In this class, we will learn aesthetic and social theories of the Frankfurt School of philosophers, and particularly Theodor Adorno, Walter Benjamin, and Herbert Marcuse. Once we have acquainted ourselves with some of the major ideas of these writers, we will use them to understand some of the landmarks of British and American modernism, including The Waste Land, The Sun Also Rises, Kay Boyle's Process, some of the short fiction of Virginia Woolf, and Enemy of the Stars by Wyndham Lewis. We will also explore how the theories of cultural modernity provided by the Frankfurt School can help us to understand avantgarde visual art from Spain, Britain, and Russia (Picasso, Lewis, Malevich, and El Lizzitsky), and how the visual language developed by these artists impacted the literary experiments of our modernist writers.

 

760: SEMINAR IN 17TH CENTURY BRITISH LITERATURE (MILTON, BUNYAN, AND THE KING JAMES BIBLE) - DR. JAMEELA LARES

This year marks the 400th anniversary of the publication of the King James or Authorized Version of the Bible, the culmination of nearly a century of biblical translation and at a time when the English language had been enriched by Shakespeare and his contemporaries. The KJV has monumentally influenced authors writing in English for most of the centuries since. This seminar will both investigate the history, literary context, style, and subsequent impact of the KJV and also read two landmark works informed by it, The Pilgrim’s Progress by John Bunyan and Paradise Lost by John Milton. Although the course work and discussions will focus on the biblical culture of the sixteenth and seventeenth centuries, you will have a rich choice of seminar paper topics, including such comparative studies as literary approaches to the biblical text or the KJV’s influence any subsequent period or author. Course Requirements: thoughtful reading of texts, regular attendance and participation in seminar discussions (20%); weekly written responses (20%); 2 presentations (20%); 20-25 page seminar paper (40%).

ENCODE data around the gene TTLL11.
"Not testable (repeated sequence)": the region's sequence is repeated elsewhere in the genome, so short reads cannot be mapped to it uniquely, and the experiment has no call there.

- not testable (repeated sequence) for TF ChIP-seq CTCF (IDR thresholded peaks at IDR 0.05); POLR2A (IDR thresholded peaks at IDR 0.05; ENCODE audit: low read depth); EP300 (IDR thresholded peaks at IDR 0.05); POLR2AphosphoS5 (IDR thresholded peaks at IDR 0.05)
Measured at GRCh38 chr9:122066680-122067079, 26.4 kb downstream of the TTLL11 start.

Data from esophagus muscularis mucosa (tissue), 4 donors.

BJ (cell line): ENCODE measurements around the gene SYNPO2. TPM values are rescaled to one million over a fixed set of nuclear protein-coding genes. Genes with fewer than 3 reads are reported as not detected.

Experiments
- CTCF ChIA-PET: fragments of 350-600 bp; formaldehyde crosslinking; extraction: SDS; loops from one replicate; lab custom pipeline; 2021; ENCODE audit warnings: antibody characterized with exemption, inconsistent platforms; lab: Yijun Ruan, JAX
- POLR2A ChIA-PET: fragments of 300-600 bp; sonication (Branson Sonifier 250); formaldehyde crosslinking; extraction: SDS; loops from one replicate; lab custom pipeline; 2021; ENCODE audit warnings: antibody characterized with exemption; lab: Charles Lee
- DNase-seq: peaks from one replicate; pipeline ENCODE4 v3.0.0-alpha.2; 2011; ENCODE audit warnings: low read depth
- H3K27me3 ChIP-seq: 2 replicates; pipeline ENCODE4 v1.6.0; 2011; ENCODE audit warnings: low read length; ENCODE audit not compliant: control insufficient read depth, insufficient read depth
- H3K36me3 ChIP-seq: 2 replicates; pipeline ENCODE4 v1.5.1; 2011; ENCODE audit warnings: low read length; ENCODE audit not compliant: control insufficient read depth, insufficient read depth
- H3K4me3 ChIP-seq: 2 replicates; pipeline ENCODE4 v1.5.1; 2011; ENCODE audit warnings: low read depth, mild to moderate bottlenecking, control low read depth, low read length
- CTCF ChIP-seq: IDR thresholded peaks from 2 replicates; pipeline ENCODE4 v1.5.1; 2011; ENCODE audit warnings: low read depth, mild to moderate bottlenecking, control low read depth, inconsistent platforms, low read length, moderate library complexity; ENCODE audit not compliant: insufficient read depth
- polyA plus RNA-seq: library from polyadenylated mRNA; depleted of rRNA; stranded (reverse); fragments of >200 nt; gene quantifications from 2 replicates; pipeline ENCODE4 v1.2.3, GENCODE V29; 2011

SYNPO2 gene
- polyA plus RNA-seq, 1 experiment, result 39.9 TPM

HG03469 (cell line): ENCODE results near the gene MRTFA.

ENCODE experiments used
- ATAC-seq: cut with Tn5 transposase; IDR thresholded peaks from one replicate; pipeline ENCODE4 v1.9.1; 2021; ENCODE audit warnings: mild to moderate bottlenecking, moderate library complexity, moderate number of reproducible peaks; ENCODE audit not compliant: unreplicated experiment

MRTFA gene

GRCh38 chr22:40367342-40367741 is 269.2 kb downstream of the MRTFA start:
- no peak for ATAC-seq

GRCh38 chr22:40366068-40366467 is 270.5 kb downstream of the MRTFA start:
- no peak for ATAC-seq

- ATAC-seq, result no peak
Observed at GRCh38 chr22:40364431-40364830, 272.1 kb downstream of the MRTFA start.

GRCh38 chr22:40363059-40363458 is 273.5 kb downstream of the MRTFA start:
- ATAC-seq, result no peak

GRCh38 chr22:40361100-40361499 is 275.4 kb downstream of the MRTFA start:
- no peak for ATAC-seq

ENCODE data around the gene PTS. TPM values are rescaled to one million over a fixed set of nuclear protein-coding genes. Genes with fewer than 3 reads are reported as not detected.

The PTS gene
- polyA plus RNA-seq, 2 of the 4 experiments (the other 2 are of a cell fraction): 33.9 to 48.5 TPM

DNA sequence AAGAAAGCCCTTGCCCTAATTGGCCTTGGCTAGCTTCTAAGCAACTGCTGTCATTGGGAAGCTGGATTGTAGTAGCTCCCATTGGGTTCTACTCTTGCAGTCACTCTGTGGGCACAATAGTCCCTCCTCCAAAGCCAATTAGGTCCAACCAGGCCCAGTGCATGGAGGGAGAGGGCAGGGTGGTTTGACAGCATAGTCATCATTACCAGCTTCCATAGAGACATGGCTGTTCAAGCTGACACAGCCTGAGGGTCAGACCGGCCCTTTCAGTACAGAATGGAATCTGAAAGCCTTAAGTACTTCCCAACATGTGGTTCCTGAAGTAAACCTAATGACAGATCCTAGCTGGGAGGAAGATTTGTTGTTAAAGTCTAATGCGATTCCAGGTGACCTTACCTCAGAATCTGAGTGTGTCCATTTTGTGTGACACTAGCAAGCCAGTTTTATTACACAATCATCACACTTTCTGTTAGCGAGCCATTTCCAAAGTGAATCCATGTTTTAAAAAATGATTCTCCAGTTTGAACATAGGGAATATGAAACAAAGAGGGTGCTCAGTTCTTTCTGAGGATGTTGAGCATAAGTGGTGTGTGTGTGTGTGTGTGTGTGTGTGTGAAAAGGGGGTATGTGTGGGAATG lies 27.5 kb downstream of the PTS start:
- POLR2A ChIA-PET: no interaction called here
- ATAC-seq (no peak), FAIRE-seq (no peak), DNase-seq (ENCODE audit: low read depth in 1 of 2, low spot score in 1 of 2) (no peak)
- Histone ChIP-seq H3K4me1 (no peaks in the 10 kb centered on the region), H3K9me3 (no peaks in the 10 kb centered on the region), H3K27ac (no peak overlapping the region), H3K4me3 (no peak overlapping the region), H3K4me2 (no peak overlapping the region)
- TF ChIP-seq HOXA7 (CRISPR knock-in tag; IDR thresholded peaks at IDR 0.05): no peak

769: SEMINAR IN MODERN BRITISH LITERATURE - DR. MICHAEL MAYS (YEATS, JOYCE, BECKETT)

This course will focus on three major works by the three major Irish Writers of the twentieth century: Yeats’s "The Tower"; Joyce’s Ulysses; and Beckett’s trilogy, Molloy, Malone Dies, The Unnamable. As we seek to situate their place on the world stage, we will also give careful consideration to the ways in which each has influenced a variety of writers who have followed in their wake. Students will write three 10-page papers (one on each of the texts) in lieu of the customary seminar paper and be responsible for one formal class presentation.

TEXTS Yeats, Collected Poems Joyce, Ulysses Beckett, Molloy, Malone Dies, The Unnamable

 

771: SEMINAR IN AMERICAN LITERATURE II (THE LEGACY OF TENNESSEE WILLIAMS - DR. PHILIP KOLIN

This seminar celebrates the legacy of Tennessee Williams in honor of his 100th birthday (1911-2011). We will read a wide selection of his plays, stories, poems, and nonfiction prose, with an emphasis on the later canon, to chart his enormous impact on American and world (experimental) theatre, fiction, film, and popular culture. Drawing on recent critical discourse, we will study the ways in which Williams’s plays foreground issues of geography, race (from “Creole Blanches” to “Black Cat[s] on a Hot Tin Roof”), politics, and gender in American social history. We will also take advantage of a production of A Streetcar Named Desire to be done in February at Southern Miss as well as view several film versions of a few of the plays. Students will prepare two oral reports (30-35 minutes) and write a 20-25 page seminar paper based upon one of these reports. The instructor will consider work done for this seminar for possible publication in a special issue of the Southern Quarterly he is guest editing during the Spring Semester on the Legacy of Tennessee Williams. Happy birthday, Tenn!